7. Sharon says:

    You certainly have reason to throw a hissy fit! Every two weeks? Crazy.
    Here's an idea I learned from my grandmother. Of course, it was just she and Granddaddy, then, her alone, so this was very easy for her. She put in a plastic bag her food garbage, and put that in the freezer until trash day. When I asked why she did this, she said it was because the trash cans got so smelly waiting for the pick up. This is a good idea ~ you just have to remember to get the garbage out of the freezer on trash day, too!

  8. Sharon says:

    You certainly have reason to throw a hissy fit! Every two weeks? Crazy.
    Here’s an idea I learned from my grandmother. Of course, it was just she and Granddaddy, then, her alone, so this was very easy for her. She put in a plastic bag her food garbage, and put that in the freezer until trash day. When I asked why she did this, she said it was because the trash cans got so smelly waiting for the pick up. This is a good idea ~ you just have to remember to get the garbage out of the freezer on trash day, too!

  9. roundabout says:

    Here in Toronto we have separate receptacles for garbage, recycling and compostable materials. Compost stuff gets picked up weekly (thankfully) and recycling and garbage are picked up every other week (they rotate).
    Here's our dilemma: we use plastic grocery bags as liners in our little compost bucket in the kitchen. But, as we are trying to move towards a grocery-bag-free lifestyle (using reusable bags instead) we are running out of our stash of plastic bags. I guess the only way forward is to give the little bucket a good wash-out daily … yuck.

  10. roundabout says:

    Here in Toronto we have separate receptacles for garbage, recycling and compostable materials. Compost stuff gets picked up weekly (thankfully) and recycling and garbage are picked up every other week (they rotate).
    Here’s our dilemma: we use plastic grocery bags as liners in our little compost bucket in the kitchen. But, as we are trying to move towards a grocery-bag-free lifestyle (using reusable bags instead) we are running out of our stash of plastic bags. I guess the only way forward is to give the little bucket a good wash-out daily … yuck.

  11. Katherine says:

    Here in Bristol we have the fortnightly wheelie bin collection (actually I'd quite like the purple Liverpool ones), but recycling and kitchen waste is collected weekly from our black boxes and brown bins. You could try nagging your council into doing the same and providing a weekly food waste collection. It works well for us – the main problem is figuring out where to store all these bins and boxes. If your council refuses to play along your other options include making sure you eat every single scrap of food that enters your house so there's no waste… starting up a compost heap and a wormery for cooked food (not necessarily practical in a small garden, but Wiggly Wigglers now do a "bokashi-empowered" kitchen composting range that promises to be whiff-free), or scraping food waste into compostable bio-bags before putting them into your bin to keep it more hygienic – I use these to line my food waste bin as it makes the job of emptying it so much less vile. I'm a bit of a compost/recycling queen mind you, I hate to see stuff going into landfill. Hope this helps.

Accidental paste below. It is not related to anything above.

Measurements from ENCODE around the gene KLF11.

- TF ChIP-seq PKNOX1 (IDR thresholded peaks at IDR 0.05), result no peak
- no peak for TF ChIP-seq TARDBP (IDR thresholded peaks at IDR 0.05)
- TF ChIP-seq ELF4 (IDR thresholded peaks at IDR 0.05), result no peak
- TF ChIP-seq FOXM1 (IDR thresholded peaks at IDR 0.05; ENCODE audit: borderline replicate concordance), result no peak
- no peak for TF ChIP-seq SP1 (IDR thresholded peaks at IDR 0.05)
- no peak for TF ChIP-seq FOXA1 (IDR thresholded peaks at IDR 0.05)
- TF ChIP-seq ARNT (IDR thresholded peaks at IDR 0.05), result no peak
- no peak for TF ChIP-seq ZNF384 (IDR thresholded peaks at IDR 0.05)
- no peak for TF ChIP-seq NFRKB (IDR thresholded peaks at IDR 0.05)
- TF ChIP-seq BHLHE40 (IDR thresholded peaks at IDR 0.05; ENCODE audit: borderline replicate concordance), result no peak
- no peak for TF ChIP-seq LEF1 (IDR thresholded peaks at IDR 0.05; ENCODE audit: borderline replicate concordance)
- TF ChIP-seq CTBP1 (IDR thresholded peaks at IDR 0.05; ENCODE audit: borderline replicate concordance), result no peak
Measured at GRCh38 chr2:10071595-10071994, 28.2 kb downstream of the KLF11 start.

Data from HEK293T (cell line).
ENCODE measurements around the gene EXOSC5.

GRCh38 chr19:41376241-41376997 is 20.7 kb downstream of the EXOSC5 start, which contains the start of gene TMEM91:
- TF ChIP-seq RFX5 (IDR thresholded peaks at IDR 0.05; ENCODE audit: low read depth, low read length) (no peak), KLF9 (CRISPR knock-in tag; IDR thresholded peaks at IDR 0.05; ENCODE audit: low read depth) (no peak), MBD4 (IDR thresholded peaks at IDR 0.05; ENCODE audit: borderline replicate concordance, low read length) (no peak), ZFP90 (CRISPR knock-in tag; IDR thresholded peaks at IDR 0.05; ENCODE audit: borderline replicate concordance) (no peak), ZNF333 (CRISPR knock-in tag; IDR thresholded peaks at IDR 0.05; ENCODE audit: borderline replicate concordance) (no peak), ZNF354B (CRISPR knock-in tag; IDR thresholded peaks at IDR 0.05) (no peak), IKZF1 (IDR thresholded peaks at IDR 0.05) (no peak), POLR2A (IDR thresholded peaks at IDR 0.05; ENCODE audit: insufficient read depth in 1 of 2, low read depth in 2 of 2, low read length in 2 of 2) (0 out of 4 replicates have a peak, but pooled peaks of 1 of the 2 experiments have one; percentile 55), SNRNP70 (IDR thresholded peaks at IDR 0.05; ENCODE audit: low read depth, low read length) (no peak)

12. Sue says:

    There is nowhere more 'recycle mad' than Japan. We have no less than 9 catorgeries to sort household rubbish in to. Certain days, certain catorgories are picked up. Each street has a collection area and if you dare to put out the wrong type or get the days mixed up, self appointed rubbish inspectors (angry little old ladies) who live on the same street, bring it back to you. They sort through and find out who, exactly, it belongs to. Large items, plastic larger than 30cm, electrical items, furniture etc., have to be paid for removal by appointment with the local corporation. Also, you have to wash and clean everything thoroughly, tie newspapers and fold cloth. I am English and soon to be returning home. I am sure I will find it strange to just pile rubbish in a bin!

  13. Elaine says:

    Local Authorities have recycling targets imposed on them by central government – if they don't meet them then there are financial penalties (meaning higher council tax bills or cuts in service to compensate). We're running out of landfill – something needs to be done. Also, if it helps cope with the stinky bin thing – think of the better future you're leaving for your little 'un and try not to put as much stuff in there.

  14. Holly says:

    It seems to me the best way to keep from having so much to throw away would be for them to make the companys use minimal packaging.

  15. Elaine says:

    Also – most places have something like these guys – check your yellow pages http://www.wheelie-jet.co.uk/id1.html

  16. Anna Marie says:

    I live in Lancashire on a farm, and the council told me that they can't take our recycling due to "lack of resources." Rubbish collection is once a week, and though we were issued a wheeley bin, we have been told to put things in bags, in the wheeley bin, or the rubbish guy can't take it. He only has a small truck and can't lift the bin. Sooo…..we put our recycling in two plastic containers that are in the shed, we put out our rubbish in the plastic bags the council issued us, and then we use our wheeley bins for composting for our garden, putting food waste and grass clipping in there. When the recycling bins are full, we drive them down to the local centre (about 5 minutes by car).
    I think there has to be an easier way.

  17. This sort of collection started here fairly recently. The sanitation department has somewhat smaller bins available by request.
    One of my complaints is that it makes reduces my trash picking finds dramatically!